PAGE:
When I first saw photos of Salar de Uyuni (Uyuni salt flats) years ago, I immediately put it on my travel list. I couldn’t believe it was a real place. The salt flats were one of my top priorities when I created a rough plan for my trip to South America.
Tupiza is a popular starting point for salt flats tours, and I stopped by a few tour offices to compare itineraries and prices. Three other travelers (a couple from Wales and Scotland and a British-French guy) from my hostel and I ended up booking a four-day, three-night tour with Natural Adventure.
Tupiza is a nice town to relax in and stock up on supplies (toilet paper!). As my tour group shopped for souvenirs, we met an adorable eight-week-old puppy who refused to stay still for photos.
If you go on a tour starting from Tupiza, you’ll spend a lot of time in a jeep on your first day. I felt so sorry for our guide Milton, who had to get up before dawn to pick us up at 6 AM. He didn’t get a break until we finished the day well after 6 PM. He was also checking in on his wife, who had gotten sick the previous night. Milton was an incredible trooper, and we couldn’t have asked for a better guide.
While Milton was at the wheel, our group had the easy job of admiring the views.
We stopped at Ciudad del Encanto, a group of rock formations.
One of our last stops on the first day was San Antonio de Lipez, an abandoned mining town that’s rumored to be haunted by ghosts.
The next couple of days were packed with otherworldly sights. The area between Tupiza and Salar de Uyuni is ridiculously photogenic.
Laguna Verde, colored with minerals, was one of the highlights of the tour.
We stopped at Sol de la Mañana, a group of sulfur springs. Take one whiff of the air, and there’s no doubt that sulfur’s present. Watching the bubbling mud was hypnotic. If it weren’t for the smell, I would have loved to stay there for a couple of hours.
We saw flamingoes at Laguna Colorada, which was colored with borax, sediments, and algae.
As we walked by the lagoon, we were startled when we saw a number of dead flamingo chicks. Milton said many chicks froze to death during the winter due to their inability to fly.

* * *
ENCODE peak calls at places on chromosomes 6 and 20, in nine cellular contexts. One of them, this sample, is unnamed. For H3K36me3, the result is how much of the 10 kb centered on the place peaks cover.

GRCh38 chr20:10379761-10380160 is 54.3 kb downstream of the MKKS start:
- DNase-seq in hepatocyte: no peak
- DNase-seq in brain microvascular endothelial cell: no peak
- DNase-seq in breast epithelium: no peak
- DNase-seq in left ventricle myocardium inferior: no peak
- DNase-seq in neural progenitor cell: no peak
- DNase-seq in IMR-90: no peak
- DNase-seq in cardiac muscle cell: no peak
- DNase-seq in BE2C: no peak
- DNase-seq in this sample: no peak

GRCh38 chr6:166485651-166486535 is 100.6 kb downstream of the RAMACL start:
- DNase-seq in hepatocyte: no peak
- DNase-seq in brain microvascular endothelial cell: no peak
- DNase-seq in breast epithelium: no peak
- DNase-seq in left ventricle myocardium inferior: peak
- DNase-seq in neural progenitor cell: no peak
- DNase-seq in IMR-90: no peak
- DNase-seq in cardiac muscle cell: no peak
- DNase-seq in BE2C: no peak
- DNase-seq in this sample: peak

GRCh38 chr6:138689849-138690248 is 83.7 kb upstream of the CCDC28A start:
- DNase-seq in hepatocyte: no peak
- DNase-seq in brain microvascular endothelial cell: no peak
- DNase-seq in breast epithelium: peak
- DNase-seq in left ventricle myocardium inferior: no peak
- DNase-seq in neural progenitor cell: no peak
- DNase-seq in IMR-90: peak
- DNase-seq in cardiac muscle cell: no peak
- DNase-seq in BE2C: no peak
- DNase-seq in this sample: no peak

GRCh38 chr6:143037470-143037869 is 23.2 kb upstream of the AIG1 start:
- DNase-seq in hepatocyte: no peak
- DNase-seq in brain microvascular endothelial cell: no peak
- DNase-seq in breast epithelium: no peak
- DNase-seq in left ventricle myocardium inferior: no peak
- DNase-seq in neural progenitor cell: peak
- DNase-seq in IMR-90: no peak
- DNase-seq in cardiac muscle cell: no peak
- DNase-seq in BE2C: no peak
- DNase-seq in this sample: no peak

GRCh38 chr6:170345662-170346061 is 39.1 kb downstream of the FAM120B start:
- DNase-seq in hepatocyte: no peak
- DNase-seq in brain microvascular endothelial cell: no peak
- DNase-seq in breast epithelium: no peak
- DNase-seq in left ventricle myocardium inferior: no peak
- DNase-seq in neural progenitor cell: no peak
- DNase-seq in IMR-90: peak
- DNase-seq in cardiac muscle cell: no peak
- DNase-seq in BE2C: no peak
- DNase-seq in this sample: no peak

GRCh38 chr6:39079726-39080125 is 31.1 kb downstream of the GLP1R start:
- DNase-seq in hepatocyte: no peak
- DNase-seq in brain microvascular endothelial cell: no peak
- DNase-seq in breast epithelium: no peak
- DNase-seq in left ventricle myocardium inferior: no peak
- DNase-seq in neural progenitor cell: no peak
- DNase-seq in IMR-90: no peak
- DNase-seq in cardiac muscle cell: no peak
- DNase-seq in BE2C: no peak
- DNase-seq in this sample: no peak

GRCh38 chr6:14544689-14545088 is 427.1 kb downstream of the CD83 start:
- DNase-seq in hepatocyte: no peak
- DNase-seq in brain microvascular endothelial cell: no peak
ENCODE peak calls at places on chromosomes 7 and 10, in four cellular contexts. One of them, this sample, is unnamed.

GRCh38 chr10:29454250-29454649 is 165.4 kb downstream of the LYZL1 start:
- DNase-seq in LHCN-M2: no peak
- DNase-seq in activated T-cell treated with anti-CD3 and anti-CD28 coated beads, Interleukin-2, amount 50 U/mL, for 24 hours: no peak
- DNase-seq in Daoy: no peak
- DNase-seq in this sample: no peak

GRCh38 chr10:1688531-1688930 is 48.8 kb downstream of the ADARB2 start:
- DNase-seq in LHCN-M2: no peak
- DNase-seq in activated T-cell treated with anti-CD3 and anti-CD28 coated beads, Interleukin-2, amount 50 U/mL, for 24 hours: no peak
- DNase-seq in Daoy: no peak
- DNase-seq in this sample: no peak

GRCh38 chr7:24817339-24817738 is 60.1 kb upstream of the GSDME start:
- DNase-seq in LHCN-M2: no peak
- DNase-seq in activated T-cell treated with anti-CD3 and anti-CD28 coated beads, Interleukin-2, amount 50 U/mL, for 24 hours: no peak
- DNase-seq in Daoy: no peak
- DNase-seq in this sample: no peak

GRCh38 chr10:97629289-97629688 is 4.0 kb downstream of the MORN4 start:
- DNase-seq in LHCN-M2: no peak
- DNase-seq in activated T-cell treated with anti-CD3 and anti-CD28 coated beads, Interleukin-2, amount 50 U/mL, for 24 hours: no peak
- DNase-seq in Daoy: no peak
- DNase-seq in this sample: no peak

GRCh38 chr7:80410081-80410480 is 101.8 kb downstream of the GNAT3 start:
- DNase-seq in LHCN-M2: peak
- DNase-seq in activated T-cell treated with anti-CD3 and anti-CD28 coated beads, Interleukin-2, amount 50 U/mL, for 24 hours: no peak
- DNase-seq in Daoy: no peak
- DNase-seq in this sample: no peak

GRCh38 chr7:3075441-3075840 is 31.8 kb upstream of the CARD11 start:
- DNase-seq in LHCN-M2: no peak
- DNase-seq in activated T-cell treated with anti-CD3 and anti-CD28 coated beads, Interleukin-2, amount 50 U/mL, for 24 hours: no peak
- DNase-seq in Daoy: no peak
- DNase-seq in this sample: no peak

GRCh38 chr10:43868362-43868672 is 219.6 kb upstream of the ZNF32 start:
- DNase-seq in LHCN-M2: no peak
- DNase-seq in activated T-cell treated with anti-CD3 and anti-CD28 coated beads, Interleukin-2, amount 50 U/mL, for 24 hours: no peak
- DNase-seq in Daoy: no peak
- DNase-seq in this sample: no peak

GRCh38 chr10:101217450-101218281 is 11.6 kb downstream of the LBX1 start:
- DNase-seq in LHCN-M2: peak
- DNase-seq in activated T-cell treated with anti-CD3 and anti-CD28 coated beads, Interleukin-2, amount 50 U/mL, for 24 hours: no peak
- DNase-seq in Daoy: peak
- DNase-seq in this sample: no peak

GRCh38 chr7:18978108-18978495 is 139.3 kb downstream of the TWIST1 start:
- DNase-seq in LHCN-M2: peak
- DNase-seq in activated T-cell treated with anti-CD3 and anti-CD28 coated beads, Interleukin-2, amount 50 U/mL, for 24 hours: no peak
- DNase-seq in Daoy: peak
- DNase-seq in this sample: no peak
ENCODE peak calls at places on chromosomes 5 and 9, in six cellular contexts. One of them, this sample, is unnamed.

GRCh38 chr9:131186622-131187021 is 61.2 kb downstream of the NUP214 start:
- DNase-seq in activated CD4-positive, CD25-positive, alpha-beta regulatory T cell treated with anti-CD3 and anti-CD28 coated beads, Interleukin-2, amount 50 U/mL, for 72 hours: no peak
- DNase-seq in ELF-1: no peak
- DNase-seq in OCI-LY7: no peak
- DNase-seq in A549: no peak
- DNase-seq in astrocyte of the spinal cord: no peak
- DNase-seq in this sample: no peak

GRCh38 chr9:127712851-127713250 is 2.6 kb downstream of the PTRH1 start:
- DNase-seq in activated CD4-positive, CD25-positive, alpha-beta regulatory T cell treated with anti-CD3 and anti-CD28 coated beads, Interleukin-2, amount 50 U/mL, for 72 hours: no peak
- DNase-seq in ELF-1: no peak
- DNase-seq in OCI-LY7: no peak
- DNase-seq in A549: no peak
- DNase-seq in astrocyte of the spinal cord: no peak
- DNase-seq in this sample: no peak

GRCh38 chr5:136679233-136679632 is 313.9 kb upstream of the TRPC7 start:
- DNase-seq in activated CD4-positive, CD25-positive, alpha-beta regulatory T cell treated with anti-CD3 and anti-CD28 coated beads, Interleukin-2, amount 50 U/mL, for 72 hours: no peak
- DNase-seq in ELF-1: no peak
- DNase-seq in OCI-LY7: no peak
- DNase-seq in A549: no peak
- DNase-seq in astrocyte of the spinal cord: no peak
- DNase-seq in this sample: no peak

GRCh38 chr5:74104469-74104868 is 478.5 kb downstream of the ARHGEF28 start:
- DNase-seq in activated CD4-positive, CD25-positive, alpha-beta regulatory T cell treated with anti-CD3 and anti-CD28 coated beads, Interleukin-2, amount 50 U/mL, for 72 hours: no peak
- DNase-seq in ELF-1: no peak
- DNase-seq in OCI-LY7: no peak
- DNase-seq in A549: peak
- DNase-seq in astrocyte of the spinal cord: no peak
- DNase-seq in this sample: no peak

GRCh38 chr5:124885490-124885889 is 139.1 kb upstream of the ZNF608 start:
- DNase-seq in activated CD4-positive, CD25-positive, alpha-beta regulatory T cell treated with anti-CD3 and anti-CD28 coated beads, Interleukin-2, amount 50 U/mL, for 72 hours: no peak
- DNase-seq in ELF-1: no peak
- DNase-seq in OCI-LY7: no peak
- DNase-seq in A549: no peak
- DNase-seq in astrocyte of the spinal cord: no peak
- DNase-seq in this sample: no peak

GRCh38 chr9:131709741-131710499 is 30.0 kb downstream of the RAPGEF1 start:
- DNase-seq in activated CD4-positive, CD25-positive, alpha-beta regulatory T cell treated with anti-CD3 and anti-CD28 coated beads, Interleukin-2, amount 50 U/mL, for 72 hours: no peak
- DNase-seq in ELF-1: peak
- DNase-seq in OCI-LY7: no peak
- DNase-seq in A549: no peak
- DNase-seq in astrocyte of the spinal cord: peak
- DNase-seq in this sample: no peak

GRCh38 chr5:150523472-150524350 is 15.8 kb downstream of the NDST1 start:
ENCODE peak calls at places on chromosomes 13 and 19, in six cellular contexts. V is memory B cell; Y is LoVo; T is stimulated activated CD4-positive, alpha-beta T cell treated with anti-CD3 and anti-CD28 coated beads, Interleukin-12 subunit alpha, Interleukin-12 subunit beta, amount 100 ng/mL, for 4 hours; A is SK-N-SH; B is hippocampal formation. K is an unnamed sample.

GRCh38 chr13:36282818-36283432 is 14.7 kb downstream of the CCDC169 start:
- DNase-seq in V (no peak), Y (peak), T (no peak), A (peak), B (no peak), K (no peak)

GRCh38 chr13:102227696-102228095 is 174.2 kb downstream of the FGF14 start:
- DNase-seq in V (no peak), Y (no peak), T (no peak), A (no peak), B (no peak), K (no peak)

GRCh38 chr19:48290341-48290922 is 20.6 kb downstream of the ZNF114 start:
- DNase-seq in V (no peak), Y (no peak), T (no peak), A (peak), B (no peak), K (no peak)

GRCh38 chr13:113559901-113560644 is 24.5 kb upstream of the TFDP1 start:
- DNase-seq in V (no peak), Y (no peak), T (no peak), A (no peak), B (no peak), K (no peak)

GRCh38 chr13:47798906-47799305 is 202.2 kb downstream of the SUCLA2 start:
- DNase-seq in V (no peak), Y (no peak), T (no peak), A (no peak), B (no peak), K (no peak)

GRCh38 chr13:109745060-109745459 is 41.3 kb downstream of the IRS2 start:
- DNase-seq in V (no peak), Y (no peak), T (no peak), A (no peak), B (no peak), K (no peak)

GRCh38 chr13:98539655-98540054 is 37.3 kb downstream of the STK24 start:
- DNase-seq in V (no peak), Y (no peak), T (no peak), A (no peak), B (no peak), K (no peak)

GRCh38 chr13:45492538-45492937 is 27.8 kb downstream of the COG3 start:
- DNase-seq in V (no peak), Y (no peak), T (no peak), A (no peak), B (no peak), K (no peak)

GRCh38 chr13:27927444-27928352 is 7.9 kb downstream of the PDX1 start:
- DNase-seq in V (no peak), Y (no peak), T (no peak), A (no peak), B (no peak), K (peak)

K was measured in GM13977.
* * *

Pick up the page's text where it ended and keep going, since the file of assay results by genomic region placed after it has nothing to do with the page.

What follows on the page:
In contrast, Laguna Negra was a tranquil retreat, with some of the stillest water I’d seen.
All of this built up to the end of our third day, when we got our first glimpse of the salt flats.
The salar is so flat that it plays tricks on your perception. We assumed we could take a quick drive to the mountains on the horizon, and couldn’t believe it when Milton told us they were about 80 kilometers away.
On our last day, we woke up early to catch sunrise on Incahuasi, a cactus island in the middle of the salt flats.
After breakfast, Milton took us to an unbroken stretch of salt.
To take advantage of the flatness of the salar, many visitors like to take photos that play with perspective. I’m not clever, so I didn’t have great ideas for photos.
People more creative than I am are brilliant at coming up with perspective shots. If perspective shots are important to you, it’s worth doing some Internet searches for inspiration.
The salt flats tour was everything I hoped it would be. It was so tough to pick photos for this post, as I was constantly taking my camera out during the tour. If you visit Bolivia, Salar de Uyuni is a must.
Below are a few tips on booking a salt flats tour.
- The most important tip: if you aren’t pressed for time, book a tour from Tupiza rather than Uyuni. Tours starting from Tupiza are longer (four days rather than three), and you get to see more than if you start and end in Uyuni. Tours starting from Tupiza tend to have smaller groups, which is so important when you’re spending more than six hours a day in a jeep. Finally, sights and accommodations are less crowded on the Tupiza-Uyuni route since fewer travelers go this way.
- While the salt flats and the surrounding scenery are spectacular, the town of Uyuni is not. The streets are full of trash, and the town itself doesn’t contain notable attractions. I stayed in Uyuni for one night after my tour, but it was unnecessary. Milton actually tried to discourage me from staying in Uyuni and said I should spend as little time there as possible. Tupiza has more interesting surroundings and is a lot more charming than Uyuni.
- Starting/ending in Chile: if you want to visit both Bolivia and Chile, many Tupiza- and Uyuni-based companies offer tours that end in San Pedro de Atacama in Chile. It’s also possible to start a tour in San Pedro that ends in Uyuni or San Pedro.
- Shop around: Regardless of where you start your tour or which company you choose, the scenery is guaranteed to be amazing. Prices will be similar across tour companies, so it all comes down to fit. Don’t hesitate to shop around with multiple companies to see which one you feel most comfortable with.
- When I visited companies in Tupiza, Silvia at the Natural Adventure office was the only salesperson who cracked jokes with my group. Her warm personality was a deciding factor in booking our tour–clearly, she was great at her job. As I mentioned, our guide Milton was wonderful and really made our experience. He was a one-man show, driving, DJing, serving our meals, and taking photos. Even though he must have been exhausted, he had an infectious laugh and remained cheerful throughout our whole tour.
- Rainy season: rain is a downer in most travel destinations but not at Salar de Uyuni. In fact, some travelers specifically visit Salar de Uyuni during the rainy season (December to March) to witness the salt flats’ amazing mirror effect.
One thought on “Tupiza and Salar de Uyuni”
Salt flats look amazing, Alice! Missing you!